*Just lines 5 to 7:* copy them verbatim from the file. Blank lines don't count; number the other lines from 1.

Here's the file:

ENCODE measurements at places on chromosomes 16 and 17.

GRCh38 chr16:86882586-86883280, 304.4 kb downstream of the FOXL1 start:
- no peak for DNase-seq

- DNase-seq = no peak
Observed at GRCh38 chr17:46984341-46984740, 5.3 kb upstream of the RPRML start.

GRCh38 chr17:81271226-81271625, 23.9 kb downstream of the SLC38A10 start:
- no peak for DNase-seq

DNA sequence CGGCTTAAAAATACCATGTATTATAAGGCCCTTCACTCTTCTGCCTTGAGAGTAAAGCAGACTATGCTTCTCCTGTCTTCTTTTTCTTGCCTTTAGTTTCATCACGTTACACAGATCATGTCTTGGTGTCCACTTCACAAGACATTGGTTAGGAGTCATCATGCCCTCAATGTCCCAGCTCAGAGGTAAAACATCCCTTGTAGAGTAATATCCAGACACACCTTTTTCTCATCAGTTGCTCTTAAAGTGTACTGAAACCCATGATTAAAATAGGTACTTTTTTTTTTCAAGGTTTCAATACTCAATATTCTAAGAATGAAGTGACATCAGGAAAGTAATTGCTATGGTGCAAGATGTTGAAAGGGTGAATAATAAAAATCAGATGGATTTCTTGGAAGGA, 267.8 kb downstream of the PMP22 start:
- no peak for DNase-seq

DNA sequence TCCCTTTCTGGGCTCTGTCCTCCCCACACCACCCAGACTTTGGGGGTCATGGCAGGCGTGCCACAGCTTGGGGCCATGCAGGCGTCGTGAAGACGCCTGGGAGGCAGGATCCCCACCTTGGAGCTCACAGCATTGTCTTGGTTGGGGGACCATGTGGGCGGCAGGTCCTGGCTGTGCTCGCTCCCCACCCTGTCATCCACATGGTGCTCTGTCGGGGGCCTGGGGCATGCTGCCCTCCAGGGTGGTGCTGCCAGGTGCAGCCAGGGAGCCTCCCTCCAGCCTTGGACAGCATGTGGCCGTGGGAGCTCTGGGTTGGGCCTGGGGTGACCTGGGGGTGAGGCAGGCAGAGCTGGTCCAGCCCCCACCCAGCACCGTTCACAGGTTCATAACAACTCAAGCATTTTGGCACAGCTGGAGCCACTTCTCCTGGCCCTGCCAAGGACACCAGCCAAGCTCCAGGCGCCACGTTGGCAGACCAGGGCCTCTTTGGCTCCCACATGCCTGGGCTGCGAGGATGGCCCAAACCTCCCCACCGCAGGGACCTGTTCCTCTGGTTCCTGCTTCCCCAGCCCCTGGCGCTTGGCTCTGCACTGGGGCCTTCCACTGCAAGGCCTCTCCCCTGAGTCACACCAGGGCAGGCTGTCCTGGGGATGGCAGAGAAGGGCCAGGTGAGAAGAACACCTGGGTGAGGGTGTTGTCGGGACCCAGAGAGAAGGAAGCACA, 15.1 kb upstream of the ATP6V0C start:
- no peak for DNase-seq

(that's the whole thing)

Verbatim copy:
Observed at GRCh38 chr17:46984341-46984740, 5.3 kb upstream of the RPRML start.

GRCh38 chr17:81271226-81271625, 23.9 kb downstream of the SLC38A10 start:
- no peak for DNase-seq